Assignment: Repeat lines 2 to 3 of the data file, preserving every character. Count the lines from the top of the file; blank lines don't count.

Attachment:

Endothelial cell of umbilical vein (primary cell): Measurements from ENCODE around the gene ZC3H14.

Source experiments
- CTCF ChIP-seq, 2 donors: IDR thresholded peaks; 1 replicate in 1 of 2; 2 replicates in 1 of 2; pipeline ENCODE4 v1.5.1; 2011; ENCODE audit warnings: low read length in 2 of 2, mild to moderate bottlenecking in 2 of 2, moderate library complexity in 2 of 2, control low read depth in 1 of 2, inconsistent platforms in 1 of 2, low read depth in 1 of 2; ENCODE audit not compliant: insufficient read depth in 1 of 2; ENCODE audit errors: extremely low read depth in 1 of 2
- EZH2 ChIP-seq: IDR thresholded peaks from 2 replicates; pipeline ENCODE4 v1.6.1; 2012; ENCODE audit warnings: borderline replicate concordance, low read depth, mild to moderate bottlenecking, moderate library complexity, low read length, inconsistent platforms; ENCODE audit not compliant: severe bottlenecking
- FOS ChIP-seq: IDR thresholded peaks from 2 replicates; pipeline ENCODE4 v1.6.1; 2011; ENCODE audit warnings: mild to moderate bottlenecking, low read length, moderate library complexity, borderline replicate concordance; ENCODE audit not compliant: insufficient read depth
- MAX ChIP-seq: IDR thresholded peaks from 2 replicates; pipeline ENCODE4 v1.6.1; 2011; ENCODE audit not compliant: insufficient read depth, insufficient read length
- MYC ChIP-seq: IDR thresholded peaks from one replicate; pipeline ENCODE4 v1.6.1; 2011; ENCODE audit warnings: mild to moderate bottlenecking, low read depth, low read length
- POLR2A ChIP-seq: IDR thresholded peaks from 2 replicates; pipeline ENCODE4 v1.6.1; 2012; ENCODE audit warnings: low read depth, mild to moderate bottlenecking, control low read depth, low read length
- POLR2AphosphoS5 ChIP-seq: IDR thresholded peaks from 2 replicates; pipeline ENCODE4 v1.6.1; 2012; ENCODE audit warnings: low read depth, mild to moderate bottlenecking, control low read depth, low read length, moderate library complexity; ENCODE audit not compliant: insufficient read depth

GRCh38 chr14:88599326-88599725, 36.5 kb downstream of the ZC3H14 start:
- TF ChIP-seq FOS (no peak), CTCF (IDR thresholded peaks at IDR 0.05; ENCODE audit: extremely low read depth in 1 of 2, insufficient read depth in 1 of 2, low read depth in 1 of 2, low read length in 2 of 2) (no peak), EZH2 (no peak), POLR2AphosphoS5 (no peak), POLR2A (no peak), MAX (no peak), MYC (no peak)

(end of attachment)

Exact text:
Source experiments
- CTCF ChIP-seq, 2 donors: IDR thresholded peaks; 1 replicate in 1 of 2; 2 replicates in 1 of 2; pipeline ENCODE4 v1.5.1; 2011; ENCODE audit warnings: low read length in 2 of 2, mild to moderate bottlenecking in 2 of 2, moderate library complexity in 2 of 2, control low read depth in 1 of 2, inconsistent platforms in 1 of 2, low read depth in 1 of 2; ENCODE audit not compliant: insufficient read depth in 1 of 2; ENCODE audit errors: extremely low read depth in 1 of 2